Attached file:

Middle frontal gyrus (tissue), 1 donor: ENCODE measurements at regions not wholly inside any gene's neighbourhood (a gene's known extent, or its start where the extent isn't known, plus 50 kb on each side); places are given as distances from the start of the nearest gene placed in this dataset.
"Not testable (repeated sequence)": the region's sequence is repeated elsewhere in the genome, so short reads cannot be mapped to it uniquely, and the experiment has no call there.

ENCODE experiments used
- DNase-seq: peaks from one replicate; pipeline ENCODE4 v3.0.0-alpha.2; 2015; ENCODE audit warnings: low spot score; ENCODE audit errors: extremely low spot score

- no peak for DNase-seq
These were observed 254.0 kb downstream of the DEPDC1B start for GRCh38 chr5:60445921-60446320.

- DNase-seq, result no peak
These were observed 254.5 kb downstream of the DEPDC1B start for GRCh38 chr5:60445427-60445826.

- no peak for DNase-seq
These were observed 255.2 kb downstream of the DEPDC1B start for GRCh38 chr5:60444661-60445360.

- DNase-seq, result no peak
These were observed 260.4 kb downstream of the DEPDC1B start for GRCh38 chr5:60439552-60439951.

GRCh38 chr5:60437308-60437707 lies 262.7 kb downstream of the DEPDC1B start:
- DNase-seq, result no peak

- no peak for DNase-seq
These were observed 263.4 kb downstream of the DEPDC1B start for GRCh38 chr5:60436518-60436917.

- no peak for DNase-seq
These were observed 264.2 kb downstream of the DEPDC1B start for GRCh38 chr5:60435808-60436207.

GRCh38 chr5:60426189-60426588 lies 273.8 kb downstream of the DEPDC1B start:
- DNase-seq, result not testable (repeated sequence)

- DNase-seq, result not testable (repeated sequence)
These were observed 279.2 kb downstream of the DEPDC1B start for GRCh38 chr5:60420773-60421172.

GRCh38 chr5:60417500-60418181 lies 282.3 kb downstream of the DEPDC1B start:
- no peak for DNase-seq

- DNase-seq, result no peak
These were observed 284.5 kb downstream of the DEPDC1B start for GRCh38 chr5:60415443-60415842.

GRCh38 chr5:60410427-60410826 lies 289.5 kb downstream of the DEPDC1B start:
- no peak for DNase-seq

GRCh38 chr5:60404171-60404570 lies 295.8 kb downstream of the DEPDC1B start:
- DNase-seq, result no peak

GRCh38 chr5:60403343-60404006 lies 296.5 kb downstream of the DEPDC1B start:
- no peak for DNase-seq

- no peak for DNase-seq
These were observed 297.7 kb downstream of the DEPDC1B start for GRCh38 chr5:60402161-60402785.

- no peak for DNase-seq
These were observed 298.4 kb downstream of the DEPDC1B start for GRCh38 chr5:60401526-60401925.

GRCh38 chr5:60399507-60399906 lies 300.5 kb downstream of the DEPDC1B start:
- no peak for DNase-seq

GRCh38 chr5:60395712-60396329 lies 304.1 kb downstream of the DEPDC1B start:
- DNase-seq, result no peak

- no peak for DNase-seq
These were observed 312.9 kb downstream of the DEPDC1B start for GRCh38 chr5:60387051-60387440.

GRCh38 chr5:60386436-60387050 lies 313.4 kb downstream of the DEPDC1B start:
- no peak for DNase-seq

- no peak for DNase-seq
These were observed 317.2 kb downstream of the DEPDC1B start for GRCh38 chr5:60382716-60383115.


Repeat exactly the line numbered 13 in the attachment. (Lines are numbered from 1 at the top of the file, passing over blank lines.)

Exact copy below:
GRCh38 chr5:60437308-60437707 lies 262.7 kb downstream of the DEPDC1B start: